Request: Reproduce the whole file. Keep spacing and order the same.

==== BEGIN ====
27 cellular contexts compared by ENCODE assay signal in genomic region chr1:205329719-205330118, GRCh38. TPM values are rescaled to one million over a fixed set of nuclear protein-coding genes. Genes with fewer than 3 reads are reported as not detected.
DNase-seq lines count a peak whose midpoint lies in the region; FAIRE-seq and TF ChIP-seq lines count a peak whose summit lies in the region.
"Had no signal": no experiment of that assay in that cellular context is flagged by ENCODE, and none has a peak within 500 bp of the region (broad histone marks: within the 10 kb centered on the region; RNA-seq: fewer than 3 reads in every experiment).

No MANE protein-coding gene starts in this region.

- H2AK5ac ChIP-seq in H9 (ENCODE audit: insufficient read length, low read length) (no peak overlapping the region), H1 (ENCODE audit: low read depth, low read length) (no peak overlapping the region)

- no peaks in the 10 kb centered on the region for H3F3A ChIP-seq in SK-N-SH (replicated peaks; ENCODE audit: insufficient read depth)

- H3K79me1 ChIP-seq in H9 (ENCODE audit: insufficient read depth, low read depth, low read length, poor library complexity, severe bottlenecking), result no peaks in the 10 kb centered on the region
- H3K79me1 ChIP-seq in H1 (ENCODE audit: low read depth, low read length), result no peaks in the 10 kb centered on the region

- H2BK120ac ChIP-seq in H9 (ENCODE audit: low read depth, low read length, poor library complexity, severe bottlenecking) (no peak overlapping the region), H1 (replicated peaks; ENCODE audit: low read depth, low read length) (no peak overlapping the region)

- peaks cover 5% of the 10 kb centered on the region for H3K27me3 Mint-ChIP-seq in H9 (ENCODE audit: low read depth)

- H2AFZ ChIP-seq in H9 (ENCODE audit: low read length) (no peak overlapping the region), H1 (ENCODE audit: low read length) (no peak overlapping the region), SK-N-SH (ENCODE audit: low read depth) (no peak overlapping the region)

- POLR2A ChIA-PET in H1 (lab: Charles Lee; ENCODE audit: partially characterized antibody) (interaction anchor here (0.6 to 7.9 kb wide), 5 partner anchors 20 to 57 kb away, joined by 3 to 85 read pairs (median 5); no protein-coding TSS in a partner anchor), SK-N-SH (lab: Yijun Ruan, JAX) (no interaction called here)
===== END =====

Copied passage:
27 cellular contexts compared by ENCODE assay signal in genomic region chr1:205329719-205330118, GRCh38. TPM values are rescaled to one million over a fixed set of nuclear protein-coding genes. Genes with fewer than 3 reads are reported as not detected.
DNase-seq lines count a peak whose midpoint lies in the region; FAIRE-seq and TF ChIP-seq lines count a peak whose summit lies in the region.
"Had no signal": no experiment of that assay in that cellular context is flagged by ENCODE, and none has a peak within 500 bp of the region (broad histone marks: within the 10 kb centered on the region; RNA-seq: fewer than 3 reads in every experiment).

No MANE protein-coding gene starts in this region.

- H2AK5ac ChIP-seq in H9 (ENCODE audit: insufficient read length, low read length) (no peak overlapping the region), H1 (ENCODE audit: low read depth, low read length) (no peak overlapping the region)

- no peaks in the 10 kb centered on the region for H3F3A ChIP-seq in SK-N-SH (replicated peaks; ENCODE audit: insufficient read depth)

- H3K79me1 ChIP-seq in H9 (ENCODE audit: insufficient read depth, low read depth, low read length, poor library complexity, severe bottlenecking), result no peaks in the 10 kb centered on the region
- H3K79me1 ChIP-seq in H1 (ENCODE audit: low read depth, low read length), result no peaks in the 10 kb centered on the region

- H2BK120ac ChIP-seq in H9 (ENCODE audit: low read depth, low read length, poor library complexity, severe bottlenecking) (no peak overlapping the region), H1 (replicated peaks; ENCODE audit: low read depth, low read length) (no peak overlapping the region)

- peaks cover 5% of the 10 kb centered on the region for H3K27me3 Mint-ChIP-seq in H9 (ENCODE audit: low read depth)

- H2AFZ ChIP-seq in H9 (ENCODE audit: low read length) (no peak overlapping the region), H1 (ENCODE audit: low read length) (no peak overlapping the region), SK-N-SH (ENCODE audit: low read depth) (no peak overlapping the region)

- POLR2A ChIA-PET in H1 (lab: Charles Lee; ENCODE audit: partially characterized antibody) (interaction anchor here (0.6 to 7.9 kb wide), 5 partner anchors 20 to 57 kb away, joined by 3 to 85 read pairs (median 5); no protein-coding TSS in a partner anchor), SK-N-SH (lab: Yijun Ruan, JAX) (no interaction called here)